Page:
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EXERCISES.

PART II.

FAMILIAR PIECES.

The reader will observe that no rhetorical notation is applied in the following Exercises.

29.

Hamlet's instruction to Players.

Speak the speech, I pray you, as I pronounced it to you, trippingly on the tongue : but if you mouth it, as many of our players do, I had as lief the town-crier spoke my lines. Nor do not saw the air too much with your 5 hand, thus: but use all gently for in the very torrent, tempest, and (as I may say) whirlwind of your passion, you must acquire and beget a temperance that may give it smoothness. O, it offends me to the soul, to hear a robustious periwig-pated fellow tear a passion to tat10 ters, to very rags, to split the ears of the groundlings; who,

for the most part, are capable of nothing but inexplicable dumb shows, and noise: I would have such a fellow whipped for o'erdoing Termagant; it out-herods Herod. Pray you, avoid it.- -Be not too tame neither; but let 15 your own discretion be your tutor : suit the action to the word, the word to the action; with this special observance, that you o'erstep not the modesty of nature: for any thing so overdone is from the purpose of playing; whose end, both at the first, and now, was, and is, to 20 hold as 'twere the mirror up to nature; to show virtue her own feature, scorn her own image, and the very age

and body of the time, his form and pressure. Now this, overdone, or come tardy off, though it make the unskilful laugh, cannot but make the judicious grieve; the 25 censure of which one, must, in your allowance, o'erweigh a whole theatre of others. O, there be players, that I have seen play,—and heard others praise, and that highly, not to speak it profanely, that, neither having the accent of christians, nor the gait of christian, pagan, 30 nor man, have so strutted, and bellowed, that I have thought some of nature's journeymen had made men, and not made them well, they imitated humanity so abominably. Shakspeare.

30.

The dead Mother.

F. Touch not thy mother, boy-Thou canst not
wake her.

15

C. Why, father? She still wakens at this hour.

F. Your mother's dead, my child.

5 C. And what is dead?

If she be dead, why then 'tis only sleeping,
Come, mother,-rise-

For I am sure she sleeps.
Her hand is very cold!

F. Her heart is cold.

10 Her limbs are bloodless, would that mine were so !
C. If she would waken, she would soon be warm.
Why is she wrapt in this thin sheet? If I,

This winter morning, were not covered better,
I should be cold like her.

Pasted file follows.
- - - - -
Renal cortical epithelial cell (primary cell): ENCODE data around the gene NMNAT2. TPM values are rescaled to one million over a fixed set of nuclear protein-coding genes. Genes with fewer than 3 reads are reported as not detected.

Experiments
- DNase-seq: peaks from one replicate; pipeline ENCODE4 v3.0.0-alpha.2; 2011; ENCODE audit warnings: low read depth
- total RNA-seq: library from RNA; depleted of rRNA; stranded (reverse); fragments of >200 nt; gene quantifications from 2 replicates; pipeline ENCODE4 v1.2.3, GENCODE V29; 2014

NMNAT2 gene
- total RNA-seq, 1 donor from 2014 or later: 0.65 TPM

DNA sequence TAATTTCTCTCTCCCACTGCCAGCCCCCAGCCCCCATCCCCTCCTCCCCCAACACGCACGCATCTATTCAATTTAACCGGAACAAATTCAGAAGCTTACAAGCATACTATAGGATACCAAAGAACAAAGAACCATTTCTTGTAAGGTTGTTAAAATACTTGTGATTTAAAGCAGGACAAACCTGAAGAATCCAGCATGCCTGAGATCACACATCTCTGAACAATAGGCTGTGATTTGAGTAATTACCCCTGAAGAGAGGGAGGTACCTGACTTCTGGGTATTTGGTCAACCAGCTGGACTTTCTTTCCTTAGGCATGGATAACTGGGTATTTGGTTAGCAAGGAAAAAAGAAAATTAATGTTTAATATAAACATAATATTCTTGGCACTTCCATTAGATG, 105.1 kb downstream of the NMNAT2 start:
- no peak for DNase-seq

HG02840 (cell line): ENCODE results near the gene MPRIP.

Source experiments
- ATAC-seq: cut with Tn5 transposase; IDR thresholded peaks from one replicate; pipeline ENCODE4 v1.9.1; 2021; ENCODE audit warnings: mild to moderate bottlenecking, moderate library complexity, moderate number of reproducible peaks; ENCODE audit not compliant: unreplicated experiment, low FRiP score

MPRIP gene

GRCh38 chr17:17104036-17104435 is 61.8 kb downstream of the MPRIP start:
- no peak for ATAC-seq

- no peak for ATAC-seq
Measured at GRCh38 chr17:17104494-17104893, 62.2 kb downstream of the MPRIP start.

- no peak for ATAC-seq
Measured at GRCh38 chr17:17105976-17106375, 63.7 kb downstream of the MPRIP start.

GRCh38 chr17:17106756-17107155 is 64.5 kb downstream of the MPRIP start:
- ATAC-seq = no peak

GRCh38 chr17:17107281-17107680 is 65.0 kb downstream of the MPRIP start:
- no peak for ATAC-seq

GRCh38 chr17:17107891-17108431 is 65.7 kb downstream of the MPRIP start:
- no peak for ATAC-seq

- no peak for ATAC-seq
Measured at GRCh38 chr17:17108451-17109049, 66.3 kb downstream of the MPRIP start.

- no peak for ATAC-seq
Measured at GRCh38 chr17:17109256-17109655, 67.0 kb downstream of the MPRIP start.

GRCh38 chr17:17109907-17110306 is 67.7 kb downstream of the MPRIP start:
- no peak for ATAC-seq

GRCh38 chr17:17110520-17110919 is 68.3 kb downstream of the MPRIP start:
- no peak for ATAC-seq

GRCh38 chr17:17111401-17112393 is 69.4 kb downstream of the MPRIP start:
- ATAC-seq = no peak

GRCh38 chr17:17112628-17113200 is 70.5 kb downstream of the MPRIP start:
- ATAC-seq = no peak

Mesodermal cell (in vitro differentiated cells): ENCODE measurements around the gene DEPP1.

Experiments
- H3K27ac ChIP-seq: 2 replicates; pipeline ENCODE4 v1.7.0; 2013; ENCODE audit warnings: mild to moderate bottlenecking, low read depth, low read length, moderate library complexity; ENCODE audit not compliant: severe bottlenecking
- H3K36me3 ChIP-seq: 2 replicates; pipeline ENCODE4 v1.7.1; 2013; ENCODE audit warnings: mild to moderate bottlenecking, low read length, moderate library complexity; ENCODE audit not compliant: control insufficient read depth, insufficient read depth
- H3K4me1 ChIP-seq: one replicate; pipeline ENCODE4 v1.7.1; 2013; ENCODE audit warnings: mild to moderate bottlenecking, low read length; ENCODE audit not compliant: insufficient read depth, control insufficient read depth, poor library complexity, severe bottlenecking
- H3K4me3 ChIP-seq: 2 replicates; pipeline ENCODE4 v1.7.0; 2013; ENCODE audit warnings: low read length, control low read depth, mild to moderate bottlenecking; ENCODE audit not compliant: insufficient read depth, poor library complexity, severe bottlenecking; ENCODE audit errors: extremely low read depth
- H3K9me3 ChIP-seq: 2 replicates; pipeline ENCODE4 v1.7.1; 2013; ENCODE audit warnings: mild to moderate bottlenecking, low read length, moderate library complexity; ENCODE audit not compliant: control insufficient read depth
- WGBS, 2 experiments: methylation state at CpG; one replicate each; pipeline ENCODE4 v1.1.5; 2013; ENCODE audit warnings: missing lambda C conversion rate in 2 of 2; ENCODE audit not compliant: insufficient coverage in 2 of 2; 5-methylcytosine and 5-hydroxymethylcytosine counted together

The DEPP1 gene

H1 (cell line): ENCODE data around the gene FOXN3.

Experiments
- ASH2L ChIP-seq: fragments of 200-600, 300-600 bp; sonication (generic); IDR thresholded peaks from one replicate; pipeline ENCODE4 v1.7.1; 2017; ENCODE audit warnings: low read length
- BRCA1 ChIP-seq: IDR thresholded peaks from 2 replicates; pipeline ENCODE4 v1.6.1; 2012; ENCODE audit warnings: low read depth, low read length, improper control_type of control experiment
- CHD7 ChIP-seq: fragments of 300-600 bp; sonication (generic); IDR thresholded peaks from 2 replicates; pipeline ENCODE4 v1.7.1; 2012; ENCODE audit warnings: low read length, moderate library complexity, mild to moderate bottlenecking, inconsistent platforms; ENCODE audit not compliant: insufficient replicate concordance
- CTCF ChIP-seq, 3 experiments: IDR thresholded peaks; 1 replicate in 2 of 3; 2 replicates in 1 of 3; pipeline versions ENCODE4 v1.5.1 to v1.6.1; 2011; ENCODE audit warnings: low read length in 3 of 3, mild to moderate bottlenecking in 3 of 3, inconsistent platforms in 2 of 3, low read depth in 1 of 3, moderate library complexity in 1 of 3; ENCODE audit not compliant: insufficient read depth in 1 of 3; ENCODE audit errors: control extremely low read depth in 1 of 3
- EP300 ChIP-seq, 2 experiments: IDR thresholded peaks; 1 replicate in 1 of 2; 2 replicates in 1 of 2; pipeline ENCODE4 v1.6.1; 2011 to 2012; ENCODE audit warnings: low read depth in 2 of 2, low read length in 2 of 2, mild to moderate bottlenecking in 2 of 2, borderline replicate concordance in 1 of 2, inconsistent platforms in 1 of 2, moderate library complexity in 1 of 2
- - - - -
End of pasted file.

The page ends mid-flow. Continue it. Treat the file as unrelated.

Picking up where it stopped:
F. No—not like her:

The fire might warm you, or thick clothes-but her--
Nothing can warm again!

C. If I could wake her,

She would smile on me, as she always does,

20 And kiss me. Mother! you have slept too long-
Her face is pale--and it would frighten me,
But that I know she loves me.

F. Come, my child.

C. Once, when I sat upon her lap, I felt
25 A beating at her side, and then she said
It was her heart that beat, and bade me feel
For my own heart, and they both beat alike,

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Only mine was the quickest And I feel
My own heart yet-but her's-I cannot feel--
F. Child! child !--you drive me mad--Come hence,
I say.

30

C. Nay, father, be not angry! let me stay here Till my mother wakens.

F. I have told you,

35 Your Mother cannot wake--not in this worldBut in another she will wake for us.

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When we have slept like her, then we shall see her.
C. Would it were night then!
F. No, unhappy child!

40 Full many a night shall pass, ere thou canst sleep That last, long sleep.-Thy father soon shall sleep it; Then wilt thou be deserted upon earth:

None will regard thee; thou wilt soon forget
That thou hadst natural ties,-an orphan lone,
45 Abandoned to the wiles of wicked men,
And women still more wicked.

C. Father!

Father!

Why do you look so terribly upon me,
You will not hurt me?

50

F. Hurt thee, darling? no!

Has sorrow's violence so much of anger,

That it should fright my boy? Come, dearest, come.
C. You are not angry then?

F. Too well I love you.

55

C. All you have said I cannot now remember,
Nor what is meant-you terrified me so.
But this I know, you told me,-I must sleep